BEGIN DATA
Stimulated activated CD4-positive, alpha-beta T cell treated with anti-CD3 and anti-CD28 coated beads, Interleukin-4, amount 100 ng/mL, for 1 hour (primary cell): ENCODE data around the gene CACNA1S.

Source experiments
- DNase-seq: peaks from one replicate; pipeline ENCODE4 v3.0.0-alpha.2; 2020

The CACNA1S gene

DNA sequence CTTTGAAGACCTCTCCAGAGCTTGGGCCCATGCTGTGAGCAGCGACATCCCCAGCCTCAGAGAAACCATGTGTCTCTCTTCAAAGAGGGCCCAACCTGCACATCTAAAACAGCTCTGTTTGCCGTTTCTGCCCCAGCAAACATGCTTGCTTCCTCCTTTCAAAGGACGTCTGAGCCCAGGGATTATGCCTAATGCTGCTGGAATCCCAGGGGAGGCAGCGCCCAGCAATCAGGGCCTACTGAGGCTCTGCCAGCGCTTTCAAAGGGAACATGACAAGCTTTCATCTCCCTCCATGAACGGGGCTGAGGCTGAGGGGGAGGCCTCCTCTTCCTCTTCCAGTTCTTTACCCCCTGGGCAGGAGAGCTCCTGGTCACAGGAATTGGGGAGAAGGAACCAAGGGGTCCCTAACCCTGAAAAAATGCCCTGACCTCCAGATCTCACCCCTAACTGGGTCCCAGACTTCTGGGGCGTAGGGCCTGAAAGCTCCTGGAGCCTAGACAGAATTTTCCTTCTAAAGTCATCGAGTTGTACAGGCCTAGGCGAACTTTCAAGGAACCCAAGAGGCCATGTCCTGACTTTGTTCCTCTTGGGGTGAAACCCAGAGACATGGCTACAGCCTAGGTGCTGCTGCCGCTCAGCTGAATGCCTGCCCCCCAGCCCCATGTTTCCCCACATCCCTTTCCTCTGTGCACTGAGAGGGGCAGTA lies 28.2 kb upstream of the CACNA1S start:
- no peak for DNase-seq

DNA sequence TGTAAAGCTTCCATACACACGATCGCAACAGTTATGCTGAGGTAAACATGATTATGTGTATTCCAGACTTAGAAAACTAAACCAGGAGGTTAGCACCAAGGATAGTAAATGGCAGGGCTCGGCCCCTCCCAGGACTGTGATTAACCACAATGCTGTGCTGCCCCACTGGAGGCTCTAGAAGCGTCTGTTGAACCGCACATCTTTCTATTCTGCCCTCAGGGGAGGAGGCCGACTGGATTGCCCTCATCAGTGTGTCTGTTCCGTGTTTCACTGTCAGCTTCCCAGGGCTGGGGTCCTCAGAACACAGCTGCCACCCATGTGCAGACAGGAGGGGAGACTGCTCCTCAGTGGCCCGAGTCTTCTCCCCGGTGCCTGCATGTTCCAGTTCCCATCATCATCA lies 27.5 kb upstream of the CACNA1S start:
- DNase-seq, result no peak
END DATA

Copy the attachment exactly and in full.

Stimulated activated CD4-positive, alpha-beta T cell treated with anti-CD3 and anti-CD28 coated beads, Interleukin-4, amount 100 ng/mL, for 1 hour (primary cell): ENCODE data around the gene CACNA1S.

Source experiments
- DNase-seq: peaks from one replicate; pipeline ENCODE4 v3.0.0-alpha.2; 2020

The CACNA1S gene

DNA sequence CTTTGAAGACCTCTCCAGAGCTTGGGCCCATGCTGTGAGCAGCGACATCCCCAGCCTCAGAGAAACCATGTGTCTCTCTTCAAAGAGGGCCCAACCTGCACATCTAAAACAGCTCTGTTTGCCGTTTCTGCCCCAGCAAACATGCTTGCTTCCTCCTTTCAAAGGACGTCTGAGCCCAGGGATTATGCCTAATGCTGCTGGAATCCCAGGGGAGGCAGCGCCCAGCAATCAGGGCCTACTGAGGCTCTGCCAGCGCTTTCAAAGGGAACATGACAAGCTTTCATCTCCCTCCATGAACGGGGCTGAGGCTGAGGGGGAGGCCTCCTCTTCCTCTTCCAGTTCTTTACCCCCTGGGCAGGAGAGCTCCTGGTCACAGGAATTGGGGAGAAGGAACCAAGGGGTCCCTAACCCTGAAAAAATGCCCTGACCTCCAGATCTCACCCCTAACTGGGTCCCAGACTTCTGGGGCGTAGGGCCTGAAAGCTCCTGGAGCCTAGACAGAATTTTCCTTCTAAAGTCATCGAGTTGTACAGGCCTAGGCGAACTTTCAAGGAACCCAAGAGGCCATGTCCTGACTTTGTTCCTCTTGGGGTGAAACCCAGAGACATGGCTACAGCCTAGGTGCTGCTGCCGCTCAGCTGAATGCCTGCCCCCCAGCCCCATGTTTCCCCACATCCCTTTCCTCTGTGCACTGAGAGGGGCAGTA lies 28.2 kb upstream of the CACNA1S start:
- no peak for DNase-seq

DNA sequence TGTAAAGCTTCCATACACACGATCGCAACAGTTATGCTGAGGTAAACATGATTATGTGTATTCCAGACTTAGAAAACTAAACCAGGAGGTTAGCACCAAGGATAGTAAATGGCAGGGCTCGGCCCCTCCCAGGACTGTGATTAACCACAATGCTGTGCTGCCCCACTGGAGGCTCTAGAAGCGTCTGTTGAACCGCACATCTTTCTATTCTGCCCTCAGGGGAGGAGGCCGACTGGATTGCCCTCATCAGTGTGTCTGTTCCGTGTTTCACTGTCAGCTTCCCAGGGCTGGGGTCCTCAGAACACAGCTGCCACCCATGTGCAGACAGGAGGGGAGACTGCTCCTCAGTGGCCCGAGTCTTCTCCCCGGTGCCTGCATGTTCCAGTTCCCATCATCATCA lies 27.5 kb upstream of the CACNA1S start:
- DNase-seq, result no peak